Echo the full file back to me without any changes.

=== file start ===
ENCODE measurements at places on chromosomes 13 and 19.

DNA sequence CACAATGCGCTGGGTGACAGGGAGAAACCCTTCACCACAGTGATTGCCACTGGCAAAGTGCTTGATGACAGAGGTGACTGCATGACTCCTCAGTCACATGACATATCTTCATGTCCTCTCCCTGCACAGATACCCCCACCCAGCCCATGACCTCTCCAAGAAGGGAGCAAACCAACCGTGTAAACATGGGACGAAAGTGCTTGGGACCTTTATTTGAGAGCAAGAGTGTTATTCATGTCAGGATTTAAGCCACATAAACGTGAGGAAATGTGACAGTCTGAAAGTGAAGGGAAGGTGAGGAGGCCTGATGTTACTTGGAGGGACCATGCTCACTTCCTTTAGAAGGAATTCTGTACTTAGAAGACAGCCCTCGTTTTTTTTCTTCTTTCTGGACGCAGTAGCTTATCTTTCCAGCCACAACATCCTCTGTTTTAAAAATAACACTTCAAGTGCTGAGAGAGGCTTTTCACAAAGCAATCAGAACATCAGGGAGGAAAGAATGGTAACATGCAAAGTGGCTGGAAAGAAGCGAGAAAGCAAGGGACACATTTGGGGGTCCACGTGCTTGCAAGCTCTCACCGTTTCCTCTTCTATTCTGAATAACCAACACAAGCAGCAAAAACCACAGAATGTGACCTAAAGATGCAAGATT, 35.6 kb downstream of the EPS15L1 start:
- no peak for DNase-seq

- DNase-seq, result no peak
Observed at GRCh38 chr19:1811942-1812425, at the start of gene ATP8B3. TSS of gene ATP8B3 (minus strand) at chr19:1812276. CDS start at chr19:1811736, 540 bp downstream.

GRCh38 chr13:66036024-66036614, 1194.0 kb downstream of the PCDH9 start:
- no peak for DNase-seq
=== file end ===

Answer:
ENCODE measurements at places on chromosomes 13 and 19.

DNA sequence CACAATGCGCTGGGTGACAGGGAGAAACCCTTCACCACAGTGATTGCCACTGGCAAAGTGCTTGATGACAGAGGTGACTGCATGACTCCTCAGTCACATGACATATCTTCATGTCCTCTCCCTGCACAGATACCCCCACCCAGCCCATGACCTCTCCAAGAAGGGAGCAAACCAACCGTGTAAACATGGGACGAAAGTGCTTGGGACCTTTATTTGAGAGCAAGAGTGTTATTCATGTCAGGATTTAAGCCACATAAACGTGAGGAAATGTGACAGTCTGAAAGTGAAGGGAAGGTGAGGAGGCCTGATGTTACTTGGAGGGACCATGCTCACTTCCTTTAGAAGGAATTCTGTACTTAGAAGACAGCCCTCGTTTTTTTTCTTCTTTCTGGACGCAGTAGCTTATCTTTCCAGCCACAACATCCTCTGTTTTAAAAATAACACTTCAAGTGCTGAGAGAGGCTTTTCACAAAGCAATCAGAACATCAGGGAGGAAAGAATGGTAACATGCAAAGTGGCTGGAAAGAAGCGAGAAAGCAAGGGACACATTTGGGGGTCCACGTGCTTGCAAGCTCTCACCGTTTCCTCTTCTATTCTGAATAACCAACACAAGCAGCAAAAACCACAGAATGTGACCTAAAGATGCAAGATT, 35.6 kb downstream of the EPS15L1 start:
- no peak for DNase-seq

- DNase-seq, result no peak
Observed at GRCh38 chr19:1811942-1812425, at the start of gene ATP8B3. TSS of gene ATP8B3 (minus strand) at chr19:1812276. CDS start at chr19:1811736, 540 bp downstream.

GRCh38 chr13:66036024-66036614, 1194.0 kb downstream of the PCDH9 start:
- no peak for DNase-seq